Every three out of five nurses that witnessed a situation where patient safety was put at risk kept silent about the potential medical mistake, according to a study of more than 6,500 nurses that shows a startling gap in communication across the nation’s hospitals.
The vast majority – 85 percent – of nurses or nurse managers who took part in the survey reported that they have witnessed a breached safety measure alerting them to potential danger for the patient, and four out of five consigned the breach to one of three categories: shortcuts, incompetence and disrespect.
While more than half of the study participants reported seeing a dangerous shortcut, just 17 percent brought the issue to the attention of colleagues. Aptly titled, "The Silent Treatment,” the report, from The American Association of Critical-Care Nurses and the Association of periOperative Registered Nurses, focuses on how communication barriers lead to medical errors.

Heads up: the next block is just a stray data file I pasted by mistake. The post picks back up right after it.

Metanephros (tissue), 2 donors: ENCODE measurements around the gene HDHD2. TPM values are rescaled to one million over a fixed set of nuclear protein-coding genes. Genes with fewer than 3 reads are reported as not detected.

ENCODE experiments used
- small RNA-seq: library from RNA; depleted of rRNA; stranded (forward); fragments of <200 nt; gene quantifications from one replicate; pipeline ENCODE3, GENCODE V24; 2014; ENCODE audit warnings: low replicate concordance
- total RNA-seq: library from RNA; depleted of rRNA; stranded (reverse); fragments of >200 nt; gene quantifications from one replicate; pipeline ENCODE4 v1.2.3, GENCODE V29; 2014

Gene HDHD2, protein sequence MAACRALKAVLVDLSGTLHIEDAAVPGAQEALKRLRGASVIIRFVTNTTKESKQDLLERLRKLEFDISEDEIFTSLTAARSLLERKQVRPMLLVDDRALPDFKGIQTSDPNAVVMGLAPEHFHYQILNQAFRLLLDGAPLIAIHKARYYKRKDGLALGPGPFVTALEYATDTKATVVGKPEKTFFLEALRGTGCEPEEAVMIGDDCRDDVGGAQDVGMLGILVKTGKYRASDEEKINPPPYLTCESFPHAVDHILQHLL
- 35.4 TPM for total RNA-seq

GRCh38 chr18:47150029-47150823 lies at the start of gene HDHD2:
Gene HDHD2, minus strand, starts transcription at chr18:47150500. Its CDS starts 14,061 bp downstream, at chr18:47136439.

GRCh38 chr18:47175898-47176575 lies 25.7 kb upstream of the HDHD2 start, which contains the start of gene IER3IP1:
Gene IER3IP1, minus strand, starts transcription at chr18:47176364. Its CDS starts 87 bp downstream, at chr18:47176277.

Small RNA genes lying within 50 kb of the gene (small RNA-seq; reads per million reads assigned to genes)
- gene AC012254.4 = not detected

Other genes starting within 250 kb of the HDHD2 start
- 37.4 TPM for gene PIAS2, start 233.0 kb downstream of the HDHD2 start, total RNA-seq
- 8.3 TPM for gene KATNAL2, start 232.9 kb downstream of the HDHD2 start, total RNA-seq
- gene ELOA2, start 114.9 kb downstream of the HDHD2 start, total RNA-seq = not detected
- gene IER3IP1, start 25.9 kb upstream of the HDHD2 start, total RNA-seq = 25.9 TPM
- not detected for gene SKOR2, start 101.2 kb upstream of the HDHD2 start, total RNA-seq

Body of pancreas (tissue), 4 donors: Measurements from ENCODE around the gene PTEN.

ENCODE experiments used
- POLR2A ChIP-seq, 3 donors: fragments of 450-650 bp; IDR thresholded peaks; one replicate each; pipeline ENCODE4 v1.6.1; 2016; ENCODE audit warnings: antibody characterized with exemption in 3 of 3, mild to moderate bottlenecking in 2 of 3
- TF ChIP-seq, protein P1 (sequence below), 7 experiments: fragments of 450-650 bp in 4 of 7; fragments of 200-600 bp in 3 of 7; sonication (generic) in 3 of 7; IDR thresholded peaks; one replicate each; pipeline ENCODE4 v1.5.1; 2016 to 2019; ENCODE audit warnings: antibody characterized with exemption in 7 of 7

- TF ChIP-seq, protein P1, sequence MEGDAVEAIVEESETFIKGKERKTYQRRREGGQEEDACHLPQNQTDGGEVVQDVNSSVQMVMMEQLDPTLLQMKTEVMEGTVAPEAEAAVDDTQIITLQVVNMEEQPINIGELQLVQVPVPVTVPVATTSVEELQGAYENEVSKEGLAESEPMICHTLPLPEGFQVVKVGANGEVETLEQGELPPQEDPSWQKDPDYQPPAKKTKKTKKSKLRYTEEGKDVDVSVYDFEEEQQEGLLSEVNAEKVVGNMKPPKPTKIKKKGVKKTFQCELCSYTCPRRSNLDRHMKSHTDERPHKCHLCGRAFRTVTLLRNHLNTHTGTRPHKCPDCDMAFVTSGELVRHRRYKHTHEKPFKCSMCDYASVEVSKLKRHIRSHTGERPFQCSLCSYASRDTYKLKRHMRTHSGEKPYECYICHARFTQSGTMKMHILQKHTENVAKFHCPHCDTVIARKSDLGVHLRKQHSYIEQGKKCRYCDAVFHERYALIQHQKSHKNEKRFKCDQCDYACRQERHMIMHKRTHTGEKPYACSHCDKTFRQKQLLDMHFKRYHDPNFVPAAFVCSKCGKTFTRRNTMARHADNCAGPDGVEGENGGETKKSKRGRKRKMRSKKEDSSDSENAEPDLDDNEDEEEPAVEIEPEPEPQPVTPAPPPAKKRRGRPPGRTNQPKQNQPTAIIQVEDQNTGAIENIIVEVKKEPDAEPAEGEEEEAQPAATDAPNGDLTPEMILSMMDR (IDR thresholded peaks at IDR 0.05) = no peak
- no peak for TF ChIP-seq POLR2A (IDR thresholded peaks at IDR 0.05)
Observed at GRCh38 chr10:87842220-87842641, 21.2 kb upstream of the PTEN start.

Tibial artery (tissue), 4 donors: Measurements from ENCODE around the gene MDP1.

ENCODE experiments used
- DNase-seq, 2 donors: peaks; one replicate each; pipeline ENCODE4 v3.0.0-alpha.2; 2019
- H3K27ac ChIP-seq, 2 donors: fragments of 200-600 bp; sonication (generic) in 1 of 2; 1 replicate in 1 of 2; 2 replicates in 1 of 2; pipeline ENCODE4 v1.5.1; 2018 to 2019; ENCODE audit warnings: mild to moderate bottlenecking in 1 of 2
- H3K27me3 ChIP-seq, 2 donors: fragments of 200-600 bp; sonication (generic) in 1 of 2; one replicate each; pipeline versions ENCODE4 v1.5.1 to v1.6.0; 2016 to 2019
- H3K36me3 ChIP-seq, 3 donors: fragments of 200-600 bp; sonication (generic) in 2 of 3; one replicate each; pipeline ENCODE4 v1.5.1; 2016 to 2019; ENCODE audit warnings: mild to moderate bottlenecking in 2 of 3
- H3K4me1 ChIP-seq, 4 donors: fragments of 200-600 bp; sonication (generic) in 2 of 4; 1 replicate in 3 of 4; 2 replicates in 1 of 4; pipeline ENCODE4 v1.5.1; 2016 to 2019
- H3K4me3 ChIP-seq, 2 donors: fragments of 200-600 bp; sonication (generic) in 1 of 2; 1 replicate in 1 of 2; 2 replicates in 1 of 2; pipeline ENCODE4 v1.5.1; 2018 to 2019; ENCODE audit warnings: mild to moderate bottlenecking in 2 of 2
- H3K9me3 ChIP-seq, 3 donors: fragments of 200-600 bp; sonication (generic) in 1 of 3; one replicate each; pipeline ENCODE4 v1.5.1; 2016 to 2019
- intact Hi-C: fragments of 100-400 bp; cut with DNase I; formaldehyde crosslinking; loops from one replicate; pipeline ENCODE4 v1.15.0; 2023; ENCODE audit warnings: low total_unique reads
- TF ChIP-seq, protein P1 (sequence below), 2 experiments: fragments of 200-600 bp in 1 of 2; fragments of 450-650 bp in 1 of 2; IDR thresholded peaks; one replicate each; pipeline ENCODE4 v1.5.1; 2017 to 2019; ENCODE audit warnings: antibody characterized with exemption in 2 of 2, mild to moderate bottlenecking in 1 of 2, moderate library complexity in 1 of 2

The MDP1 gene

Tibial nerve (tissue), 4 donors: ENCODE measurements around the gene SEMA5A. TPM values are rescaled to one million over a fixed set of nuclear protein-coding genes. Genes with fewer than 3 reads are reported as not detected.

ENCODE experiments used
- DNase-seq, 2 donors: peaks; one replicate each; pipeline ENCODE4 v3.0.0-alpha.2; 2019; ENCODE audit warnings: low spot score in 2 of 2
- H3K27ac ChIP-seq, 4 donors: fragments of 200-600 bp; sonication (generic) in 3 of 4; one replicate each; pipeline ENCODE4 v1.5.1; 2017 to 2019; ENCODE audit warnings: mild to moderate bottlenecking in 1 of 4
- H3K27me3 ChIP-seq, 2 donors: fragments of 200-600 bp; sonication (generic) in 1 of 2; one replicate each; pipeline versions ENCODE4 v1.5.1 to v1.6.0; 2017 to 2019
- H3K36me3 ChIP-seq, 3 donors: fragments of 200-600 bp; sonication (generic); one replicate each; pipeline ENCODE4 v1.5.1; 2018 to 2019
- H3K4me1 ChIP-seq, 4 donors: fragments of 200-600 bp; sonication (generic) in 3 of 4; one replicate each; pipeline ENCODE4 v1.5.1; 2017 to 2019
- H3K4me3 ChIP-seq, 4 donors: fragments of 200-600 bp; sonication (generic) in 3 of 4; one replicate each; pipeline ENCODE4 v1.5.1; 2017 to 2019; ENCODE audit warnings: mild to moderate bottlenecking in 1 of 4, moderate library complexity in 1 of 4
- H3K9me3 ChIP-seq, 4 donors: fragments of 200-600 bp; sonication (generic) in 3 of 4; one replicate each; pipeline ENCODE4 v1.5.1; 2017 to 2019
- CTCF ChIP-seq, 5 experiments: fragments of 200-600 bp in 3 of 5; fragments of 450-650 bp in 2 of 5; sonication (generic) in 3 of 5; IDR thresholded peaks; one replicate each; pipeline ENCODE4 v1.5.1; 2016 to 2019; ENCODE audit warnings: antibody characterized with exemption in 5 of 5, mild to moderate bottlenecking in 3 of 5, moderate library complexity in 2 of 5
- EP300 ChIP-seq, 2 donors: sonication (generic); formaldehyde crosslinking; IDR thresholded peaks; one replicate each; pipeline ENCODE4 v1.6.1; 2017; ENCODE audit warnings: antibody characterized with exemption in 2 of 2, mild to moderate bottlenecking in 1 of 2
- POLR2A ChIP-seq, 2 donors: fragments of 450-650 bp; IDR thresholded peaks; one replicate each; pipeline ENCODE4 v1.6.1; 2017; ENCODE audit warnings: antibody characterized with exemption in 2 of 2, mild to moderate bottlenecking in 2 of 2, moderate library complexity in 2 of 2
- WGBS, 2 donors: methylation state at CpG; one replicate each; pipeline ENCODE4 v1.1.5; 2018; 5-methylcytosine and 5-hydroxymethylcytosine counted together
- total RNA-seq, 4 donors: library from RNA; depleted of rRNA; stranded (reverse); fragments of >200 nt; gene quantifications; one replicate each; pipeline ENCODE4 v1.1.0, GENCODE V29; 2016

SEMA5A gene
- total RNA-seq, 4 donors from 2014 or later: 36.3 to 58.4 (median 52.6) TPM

"The report confirms that tools don't create safety; people do. Safety tools will never compensate for communication failures in the hospital," said David Maxfield, lead researcher of the study, in a news release.